01/02/2009 05:12 am ET | Updated Nov 17, 2011

Talking with the Dalai Lama: What Would You Ask if You Had Just Ten Questions?

A couple of nights ago, I was channel-surfing, trying to find something mindless to watch after a difficult day. Something like "Liar Liar" or "Uncle Buck." But there was nothing on -- 500 channels and nada. Or so I thought. Then, I switched to the "On Demand" feature on our cable system and, after pausing a moment on "Don't Mess with the Zohan" (I'd seen it, but momentarily considered giving it another go), a listing in the "Indie" section caught my eye.

"10 Questions with the Dalai Lama" was the title -- a documentary by American filmmaker Rick Ray who more or less Forrest Gumped his way into a 45-minute private audience with the spiritual leader of the world's Tibetan Buddhists in 2001 at his monastery in Dharamsala, India. (Ray e-mailed the Dalai Lama. Really. And it worked.)

The delightfully imperfect 87-minute documentary, which tells part of the Dalai Lama's story -- from impoverished obscurity to world peacemaker -- with rare historic footage, got me thinking: What would I ask His Holiness if I had 45 minutes alone with him?

By virtue of my chosen profession, I've had the great fortune of meeting and spending time with some of my heroes. Political and religious leaders. Rock stars and poets. Culture shapers and world changers. After meeting Archbishop Desmond Tutu a few weeks back, the long list of spiritual giants I'd love to talk to about faith before I die (or they pass on to the Great Reward) is down to three: the Rev. Billy Graham, Nelson Mandela and the Dalai Lama.

I'd give just about anything to sit by Graham's rocking chair in the mountains above Asheville, N.C., and pray with him; or to ride through the streets of Pretoria with Mandela and listen to his stories of reconciliation. And the thought of being able to ask 10 questions of the Dalai Lama makes my mind (and heart) race.

In the documentary, Ray asks a lot of things that wouldn't have been on my list. "How do you reconcile a commitment to nonviolence when faced with violence?" "Must a society lose its traditions in order to move into the future?" "Why do the poor often seem happier than the rich?" They're good questions, and the answers the Dalai Lama gave, always with his infectious, mischievous giggle providing a soundtrack underneath, were thoughtful and, yes, profound.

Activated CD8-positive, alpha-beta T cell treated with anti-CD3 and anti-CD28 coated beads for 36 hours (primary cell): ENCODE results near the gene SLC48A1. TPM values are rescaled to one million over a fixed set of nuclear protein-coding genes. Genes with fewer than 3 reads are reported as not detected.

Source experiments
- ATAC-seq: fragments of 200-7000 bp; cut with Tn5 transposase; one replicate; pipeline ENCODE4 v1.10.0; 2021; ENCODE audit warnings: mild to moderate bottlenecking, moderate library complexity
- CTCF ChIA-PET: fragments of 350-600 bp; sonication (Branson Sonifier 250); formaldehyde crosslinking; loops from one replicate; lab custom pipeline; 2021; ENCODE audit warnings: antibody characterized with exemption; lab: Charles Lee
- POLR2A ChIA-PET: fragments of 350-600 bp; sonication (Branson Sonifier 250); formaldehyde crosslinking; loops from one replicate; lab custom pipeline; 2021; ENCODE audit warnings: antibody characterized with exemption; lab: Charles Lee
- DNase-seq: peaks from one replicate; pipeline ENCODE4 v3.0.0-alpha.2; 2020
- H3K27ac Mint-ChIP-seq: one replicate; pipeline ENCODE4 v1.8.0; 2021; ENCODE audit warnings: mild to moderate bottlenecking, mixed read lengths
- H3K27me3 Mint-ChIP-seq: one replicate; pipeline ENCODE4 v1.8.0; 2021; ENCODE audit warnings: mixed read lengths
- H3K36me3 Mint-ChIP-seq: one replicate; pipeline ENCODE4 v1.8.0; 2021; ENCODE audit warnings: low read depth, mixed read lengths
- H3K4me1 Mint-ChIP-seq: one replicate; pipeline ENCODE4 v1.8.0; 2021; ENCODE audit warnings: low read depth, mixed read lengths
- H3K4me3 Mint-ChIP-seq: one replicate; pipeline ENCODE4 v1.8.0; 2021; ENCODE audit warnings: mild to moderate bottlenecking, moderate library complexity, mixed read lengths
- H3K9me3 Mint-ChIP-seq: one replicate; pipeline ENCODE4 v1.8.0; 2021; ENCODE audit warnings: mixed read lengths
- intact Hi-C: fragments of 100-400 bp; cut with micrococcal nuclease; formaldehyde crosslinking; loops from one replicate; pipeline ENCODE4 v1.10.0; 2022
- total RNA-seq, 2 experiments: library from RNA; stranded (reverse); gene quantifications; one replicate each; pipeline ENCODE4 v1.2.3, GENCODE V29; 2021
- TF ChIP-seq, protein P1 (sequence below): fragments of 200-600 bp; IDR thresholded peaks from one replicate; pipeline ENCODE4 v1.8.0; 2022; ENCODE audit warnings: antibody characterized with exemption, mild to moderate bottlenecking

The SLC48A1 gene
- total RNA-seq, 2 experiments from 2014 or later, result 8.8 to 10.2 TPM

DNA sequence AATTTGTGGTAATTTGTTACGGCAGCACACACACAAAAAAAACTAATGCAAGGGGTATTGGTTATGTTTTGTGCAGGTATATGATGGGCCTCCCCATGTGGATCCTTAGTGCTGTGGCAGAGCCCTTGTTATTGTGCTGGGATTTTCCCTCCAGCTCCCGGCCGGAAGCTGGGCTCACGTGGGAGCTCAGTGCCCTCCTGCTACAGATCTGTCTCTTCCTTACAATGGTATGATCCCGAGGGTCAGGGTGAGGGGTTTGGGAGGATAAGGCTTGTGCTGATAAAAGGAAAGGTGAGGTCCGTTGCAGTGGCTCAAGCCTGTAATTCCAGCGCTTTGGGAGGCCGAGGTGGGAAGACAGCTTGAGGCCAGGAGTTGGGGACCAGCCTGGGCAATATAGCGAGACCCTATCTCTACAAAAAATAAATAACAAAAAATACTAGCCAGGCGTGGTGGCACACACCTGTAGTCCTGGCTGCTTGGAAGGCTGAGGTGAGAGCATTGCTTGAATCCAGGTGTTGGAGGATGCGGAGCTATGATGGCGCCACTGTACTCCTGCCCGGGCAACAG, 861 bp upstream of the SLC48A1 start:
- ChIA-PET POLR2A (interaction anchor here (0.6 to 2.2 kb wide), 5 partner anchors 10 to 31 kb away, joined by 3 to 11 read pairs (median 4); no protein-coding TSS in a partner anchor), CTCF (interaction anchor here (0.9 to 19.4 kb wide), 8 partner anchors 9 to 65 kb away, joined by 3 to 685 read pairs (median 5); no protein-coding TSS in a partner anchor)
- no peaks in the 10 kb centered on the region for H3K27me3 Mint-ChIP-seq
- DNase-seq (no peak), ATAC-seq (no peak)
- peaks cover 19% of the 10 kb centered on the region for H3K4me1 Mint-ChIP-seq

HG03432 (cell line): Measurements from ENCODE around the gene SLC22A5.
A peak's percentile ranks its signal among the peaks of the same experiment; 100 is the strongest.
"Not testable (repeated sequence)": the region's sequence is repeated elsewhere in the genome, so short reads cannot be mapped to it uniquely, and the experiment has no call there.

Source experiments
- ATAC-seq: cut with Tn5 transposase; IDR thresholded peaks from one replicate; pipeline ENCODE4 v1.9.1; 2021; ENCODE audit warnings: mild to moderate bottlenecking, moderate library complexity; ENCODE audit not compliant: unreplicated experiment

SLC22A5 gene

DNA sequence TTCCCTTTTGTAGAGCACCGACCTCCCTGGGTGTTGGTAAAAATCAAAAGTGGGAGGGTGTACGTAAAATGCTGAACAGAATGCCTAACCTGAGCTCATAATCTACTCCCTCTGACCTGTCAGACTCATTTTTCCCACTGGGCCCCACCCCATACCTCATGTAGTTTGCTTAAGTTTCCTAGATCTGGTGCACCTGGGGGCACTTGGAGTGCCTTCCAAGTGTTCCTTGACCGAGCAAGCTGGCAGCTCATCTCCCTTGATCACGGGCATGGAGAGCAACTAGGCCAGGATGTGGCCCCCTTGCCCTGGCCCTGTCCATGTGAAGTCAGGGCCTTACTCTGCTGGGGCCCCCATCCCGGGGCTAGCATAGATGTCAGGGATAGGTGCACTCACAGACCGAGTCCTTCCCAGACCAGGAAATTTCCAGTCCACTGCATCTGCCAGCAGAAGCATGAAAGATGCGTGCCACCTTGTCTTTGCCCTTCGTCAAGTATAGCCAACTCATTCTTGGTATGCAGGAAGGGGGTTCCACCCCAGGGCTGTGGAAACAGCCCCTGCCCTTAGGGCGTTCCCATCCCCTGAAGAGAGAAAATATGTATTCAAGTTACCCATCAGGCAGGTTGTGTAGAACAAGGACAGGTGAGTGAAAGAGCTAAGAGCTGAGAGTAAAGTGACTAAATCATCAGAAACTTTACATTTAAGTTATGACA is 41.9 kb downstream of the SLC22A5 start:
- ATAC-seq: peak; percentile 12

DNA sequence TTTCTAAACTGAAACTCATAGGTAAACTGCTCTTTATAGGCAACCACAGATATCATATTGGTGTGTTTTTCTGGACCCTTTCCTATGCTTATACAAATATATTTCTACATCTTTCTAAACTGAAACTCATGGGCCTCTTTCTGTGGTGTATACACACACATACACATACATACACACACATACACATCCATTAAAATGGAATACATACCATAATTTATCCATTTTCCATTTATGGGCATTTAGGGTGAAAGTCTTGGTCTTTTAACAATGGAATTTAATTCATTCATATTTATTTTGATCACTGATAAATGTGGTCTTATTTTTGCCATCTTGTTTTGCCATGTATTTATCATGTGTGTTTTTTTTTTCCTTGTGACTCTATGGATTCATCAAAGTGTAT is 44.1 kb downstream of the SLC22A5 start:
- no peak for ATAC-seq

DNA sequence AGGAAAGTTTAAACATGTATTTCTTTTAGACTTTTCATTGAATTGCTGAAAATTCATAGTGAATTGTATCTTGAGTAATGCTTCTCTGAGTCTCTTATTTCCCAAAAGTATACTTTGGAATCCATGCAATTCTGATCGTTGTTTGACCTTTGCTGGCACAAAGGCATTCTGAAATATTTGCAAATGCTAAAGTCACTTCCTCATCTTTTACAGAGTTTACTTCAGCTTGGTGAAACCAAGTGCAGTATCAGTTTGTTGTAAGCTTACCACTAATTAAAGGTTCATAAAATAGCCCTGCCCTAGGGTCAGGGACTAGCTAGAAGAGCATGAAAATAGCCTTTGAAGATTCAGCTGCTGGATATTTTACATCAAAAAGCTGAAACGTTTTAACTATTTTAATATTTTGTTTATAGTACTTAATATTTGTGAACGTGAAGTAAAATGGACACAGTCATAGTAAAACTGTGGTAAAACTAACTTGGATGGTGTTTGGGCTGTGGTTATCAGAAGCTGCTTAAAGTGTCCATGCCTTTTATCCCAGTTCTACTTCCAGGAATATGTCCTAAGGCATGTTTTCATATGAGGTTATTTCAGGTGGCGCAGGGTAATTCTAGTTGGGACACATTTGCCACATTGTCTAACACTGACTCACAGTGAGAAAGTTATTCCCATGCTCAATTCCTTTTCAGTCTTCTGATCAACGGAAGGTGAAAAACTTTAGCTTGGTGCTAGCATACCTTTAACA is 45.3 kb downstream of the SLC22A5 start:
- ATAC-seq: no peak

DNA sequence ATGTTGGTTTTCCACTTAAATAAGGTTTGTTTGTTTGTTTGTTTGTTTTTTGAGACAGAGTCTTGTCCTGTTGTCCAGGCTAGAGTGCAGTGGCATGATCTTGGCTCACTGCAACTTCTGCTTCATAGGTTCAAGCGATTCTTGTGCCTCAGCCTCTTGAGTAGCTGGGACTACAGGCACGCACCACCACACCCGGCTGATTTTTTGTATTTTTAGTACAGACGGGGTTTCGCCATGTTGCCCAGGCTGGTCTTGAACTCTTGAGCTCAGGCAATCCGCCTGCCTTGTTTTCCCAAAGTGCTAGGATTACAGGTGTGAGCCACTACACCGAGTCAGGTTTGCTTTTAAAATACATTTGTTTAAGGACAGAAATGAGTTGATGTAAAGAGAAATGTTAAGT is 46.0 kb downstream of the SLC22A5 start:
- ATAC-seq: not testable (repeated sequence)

But there was something less than transcendent about the interview. Not that the Dalai Lama has to float on a cloud of incense and speak only of the spiritual. No. He's very much a man, a point he often makes to counter the misconception he is, somehow, divine.

The 14th Dalai Lama, Tenzin Gyatso, now 73, is believed to be the reincarnation of the Buddha. But he is not a god. The Buddha, for that matter, didn't consider himself a deity, either. Surely, the Dalai Lama is more enlightened than most of us. And anyone who is that plugged-in spiritually, and has made a life's work of peacemaking and the search for justice, is someone I'd very much want to ask a few of life's more eternal questions.

And, no, I wouldn't start with "Do you really think sex leads to suicide and murder and that we'd all be better off celibate?" -- a follow-up to His Holiness's comments this week to reporters in Lagos, Nigeria. Sex wouldn't make my list of 10. It's just not that interesting in the eternal scheme of things. Neither would the problem of evil or which albums he'd put in his desert-island disc collection (although that might be No. 11 if we went into overtime).

For sure, if given the chance, I would ask him:

No. 1: Is it possible for any of us to know God (realizing, of course, that Buddhists don't so much believe in God), and if it is possible, how do we know when we know?

No. 2: What is love?

No. 3: How do you know when you are acting in love?

No. 4: What does it mean to be loved, and how are you loved?

No. 5: How can we create a lasting peace, a more just world, a compassionate community?

No. 6: What inspires you?

No. 7: What is grace? When have you experienced grace?

No. 8: What do you regret?

No. 9: What is the best thing?

No. 10: What is true, and how do we know?

If you had the chance to ask the Dalai Lama (or Graham or Mandela) 10 questions, what would you ask? E-mail

Cathleen Falsani is religion columnist for the Chicago Sun-Times and author of the new book, Sin Boldly: A Field Guide for Grace.

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